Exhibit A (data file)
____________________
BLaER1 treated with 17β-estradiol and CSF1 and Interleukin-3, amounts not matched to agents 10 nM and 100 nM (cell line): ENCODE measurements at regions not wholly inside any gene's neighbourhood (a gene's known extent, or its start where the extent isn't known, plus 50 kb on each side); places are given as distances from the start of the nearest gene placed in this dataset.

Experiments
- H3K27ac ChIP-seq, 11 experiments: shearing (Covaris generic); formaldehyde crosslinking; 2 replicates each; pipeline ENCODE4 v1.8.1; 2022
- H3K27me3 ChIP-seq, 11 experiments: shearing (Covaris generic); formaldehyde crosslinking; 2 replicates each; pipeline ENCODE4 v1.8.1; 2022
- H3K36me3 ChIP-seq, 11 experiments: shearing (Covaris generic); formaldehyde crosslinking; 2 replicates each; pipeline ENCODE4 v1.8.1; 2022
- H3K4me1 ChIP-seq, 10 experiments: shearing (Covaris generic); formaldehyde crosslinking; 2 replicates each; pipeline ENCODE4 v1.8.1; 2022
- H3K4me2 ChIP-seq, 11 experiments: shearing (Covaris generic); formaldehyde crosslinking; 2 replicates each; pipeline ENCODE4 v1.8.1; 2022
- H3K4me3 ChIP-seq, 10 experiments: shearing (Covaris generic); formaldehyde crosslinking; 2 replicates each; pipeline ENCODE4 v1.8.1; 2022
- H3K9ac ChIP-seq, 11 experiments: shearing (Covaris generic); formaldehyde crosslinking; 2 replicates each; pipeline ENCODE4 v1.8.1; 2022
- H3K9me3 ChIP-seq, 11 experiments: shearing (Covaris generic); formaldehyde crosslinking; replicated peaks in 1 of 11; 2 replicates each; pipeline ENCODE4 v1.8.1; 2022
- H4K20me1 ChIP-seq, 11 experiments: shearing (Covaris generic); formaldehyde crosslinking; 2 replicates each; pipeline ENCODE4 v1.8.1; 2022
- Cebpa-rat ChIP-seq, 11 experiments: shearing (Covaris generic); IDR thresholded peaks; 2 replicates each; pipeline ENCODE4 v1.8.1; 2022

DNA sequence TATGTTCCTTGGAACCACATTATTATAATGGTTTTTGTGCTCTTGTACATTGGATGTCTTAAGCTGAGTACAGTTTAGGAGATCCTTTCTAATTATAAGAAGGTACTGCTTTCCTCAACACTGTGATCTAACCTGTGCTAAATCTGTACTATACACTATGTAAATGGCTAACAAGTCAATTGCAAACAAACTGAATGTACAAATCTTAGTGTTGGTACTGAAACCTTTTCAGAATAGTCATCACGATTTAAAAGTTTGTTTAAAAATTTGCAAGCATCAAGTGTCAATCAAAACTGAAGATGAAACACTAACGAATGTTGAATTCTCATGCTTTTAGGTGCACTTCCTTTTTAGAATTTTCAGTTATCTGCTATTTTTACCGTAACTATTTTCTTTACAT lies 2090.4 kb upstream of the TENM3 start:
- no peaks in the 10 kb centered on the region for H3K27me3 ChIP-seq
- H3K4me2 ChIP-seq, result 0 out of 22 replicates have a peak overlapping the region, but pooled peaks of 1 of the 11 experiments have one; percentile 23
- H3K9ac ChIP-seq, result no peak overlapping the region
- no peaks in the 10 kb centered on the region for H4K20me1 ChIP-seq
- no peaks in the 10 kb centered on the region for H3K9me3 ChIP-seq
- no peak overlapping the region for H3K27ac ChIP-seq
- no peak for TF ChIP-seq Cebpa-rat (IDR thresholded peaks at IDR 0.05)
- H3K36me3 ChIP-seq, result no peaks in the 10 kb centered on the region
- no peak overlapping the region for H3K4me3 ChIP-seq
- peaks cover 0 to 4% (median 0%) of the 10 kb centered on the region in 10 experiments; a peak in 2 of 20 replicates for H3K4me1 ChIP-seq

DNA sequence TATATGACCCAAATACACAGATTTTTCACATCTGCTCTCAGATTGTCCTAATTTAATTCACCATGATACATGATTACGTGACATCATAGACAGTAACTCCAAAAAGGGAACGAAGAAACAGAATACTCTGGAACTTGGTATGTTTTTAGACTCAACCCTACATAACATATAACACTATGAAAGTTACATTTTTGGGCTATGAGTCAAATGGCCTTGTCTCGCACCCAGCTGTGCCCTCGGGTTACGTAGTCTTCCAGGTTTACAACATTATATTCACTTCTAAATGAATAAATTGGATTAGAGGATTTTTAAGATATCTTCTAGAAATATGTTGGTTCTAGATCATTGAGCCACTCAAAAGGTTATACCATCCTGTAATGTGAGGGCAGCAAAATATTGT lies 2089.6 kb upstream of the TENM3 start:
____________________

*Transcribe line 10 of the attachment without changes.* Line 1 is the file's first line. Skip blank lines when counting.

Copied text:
- H3K9me3 ChIP-seq, 11 experiments: shearing (Covaris generic); formaldehyde crosslinking; replicated peaks in 1 of 11; 2 replicates each; pipeline ENCODE4 v1.8.1; 2022